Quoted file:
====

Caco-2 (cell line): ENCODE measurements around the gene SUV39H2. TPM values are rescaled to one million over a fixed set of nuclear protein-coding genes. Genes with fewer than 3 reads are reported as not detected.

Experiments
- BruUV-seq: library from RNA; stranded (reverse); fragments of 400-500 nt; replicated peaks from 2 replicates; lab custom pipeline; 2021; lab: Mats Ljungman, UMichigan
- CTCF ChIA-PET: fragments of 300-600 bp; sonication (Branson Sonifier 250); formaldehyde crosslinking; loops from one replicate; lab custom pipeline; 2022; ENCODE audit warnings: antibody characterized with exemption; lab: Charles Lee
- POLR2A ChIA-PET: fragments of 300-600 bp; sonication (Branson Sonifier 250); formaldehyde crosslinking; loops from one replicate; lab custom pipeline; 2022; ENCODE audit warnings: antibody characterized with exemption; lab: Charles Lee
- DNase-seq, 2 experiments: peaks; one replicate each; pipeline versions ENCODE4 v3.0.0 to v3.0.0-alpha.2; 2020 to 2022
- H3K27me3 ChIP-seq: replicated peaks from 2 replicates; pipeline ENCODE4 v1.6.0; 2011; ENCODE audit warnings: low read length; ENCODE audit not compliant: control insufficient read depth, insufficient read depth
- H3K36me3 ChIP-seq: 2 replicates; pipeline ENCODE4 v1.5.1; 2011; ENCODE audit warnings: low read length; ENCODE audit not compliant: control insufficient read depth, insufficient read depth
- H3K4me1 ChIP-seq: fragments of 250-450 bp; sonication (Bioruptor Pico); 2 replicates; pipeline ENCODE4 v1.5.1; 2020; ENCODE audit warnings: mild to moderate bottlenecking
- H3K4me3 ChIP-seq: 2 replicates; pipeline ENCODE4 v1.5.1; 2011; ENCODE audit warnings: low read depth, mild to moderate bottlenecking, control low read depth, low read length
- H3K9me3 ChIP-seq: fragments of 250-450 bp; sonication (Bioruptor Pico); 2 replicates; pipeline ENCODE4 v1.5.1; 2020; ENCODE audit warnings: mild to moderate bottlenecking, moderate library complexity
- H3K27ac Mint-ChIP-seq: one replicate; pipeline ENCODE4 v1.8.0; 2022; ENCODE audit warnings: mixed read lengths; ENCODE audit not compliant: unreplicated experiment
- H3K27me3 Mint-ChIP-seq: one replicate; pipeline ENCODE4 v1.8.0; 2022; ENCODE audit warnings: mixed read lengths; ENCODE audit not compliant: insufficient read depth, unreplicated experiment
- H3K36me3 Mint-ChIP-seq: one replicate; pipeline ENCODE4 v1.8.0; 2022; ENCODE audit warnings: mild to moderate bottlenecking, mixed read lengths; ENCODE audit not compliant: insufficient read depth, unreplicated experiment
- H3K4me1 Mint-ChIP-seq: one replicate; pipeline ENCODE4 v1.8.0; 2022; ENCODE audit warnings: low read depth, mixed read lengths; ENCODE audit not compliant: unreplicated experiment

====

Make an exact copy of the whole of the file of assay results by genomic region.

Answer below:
Caco-2 (cell line): ENCODE measurements around the gene SUV39H2. TPM values are rescaled to one million over a fixed set of nuclear protein-coding genes. Genes with fewer than 3 reads are reported as not detected.

Experiments
- BruUV-seq: library from RNA; stranded (reverse); fragments of 400-500 nt; replicated peaks from 2 replicates; lab custom pipeline; 2021; lab: Mats Ljungman, UMichigan
- CTCF ChIA-PET: fragments of 300-600 bp; sonication (Branson Sonifier 250); formaldehyde crosslinking; loops from one replicate; lab custom pipeline; 2022; ENCODE audit warnings: antibody characterized with exemption; lab: Charles Lee
- POLR2A ChIA-PET: fragments of 300-600 bp; sonication (Branson Sonifier 250); formaldehyde crosslinking; loops from one replicate; lab custom pipeline; 2022; ENCODE audit warnings: antibody characterized with exemption; lab: Charles Lee
- DNase-seq, 2 experiments: peaks; one replicate each; pipeline versions ENCODE4 v3.0.0 to v3.0.0-alpha.2; 2020 to 2022
- H3K27me3 ChIP-seq: replicated peaks from 2 replicates; pipeline ENCODE4 v1.6.0; 2011; ENCODE audit warnings: low read length; ENCODE audit not compliant: control insufficient read depth, insufficient read depth
- H3K36me3 ChIP-seq: 2 replicates; pipeline ENCODE4 v1.5.1; 2011; ENCODE audit warnings: low read length; ENCODE audit not compliant: control insufficient read depth, insufficient read depth
- H3K4me1 ChIP-seq: fragments of 250-450 bp; sonication (Bioruptor Pico); 2 replicates; pipeline ENCODE4 v1.5.1; 2020; ENCODE audit warnings: mild to moderate bottlenecking
- H3K4me3 ChIP-seq: 2 replicates; pipeline ENCODE4 v1.5.1; 2011; ENCODE audit warnings: low read depth, mild to moderate bottlenecking, control low read depth, low read length
- H3K9me3 ChIP-seq: fragments of 250-450 bp; sonication (Bioruptor Pico); 2 replicates; pipeline ENCODE4 v1.5.1; 2020; ENCODE audit warnings: mild to moderate bottlenecking, moderate library complexity
- H3K27ac Mint-ChIP-seq: one replicate; pipeline ENCODE4 v1.8.0; 2022; ENCODE audit warnings: mixed read lengths; ENCODE audit not compliant: unreplicated experiment
- H3K27me3 Mint-ChIP-seq: one replicate; pipeline ENCODE4 v1.8.0; 2022; ENCODE audit warnings: mixed read lengths; ENCODE audit not compliant: insufficient read depth, unreplicated experiment
- H3K36me3 Mint-ChIP-seq: one replicate; pipeline ENCODE4 v1.8.0; 2022; ENCODE audit warnings: mild to moderate bottlenecking, mixed read lengths; ENCODE audit not compliant: insufficient read depth, unreplicated experiment
- H3K4me1 Mint-ChIP-seq: one replicate; pipeline ENCODE4 v1.8.0; 2022; ENCODE audit warnings: low read depth, mixed read lengths; ENCODE audit not compliant: unreplicated experiment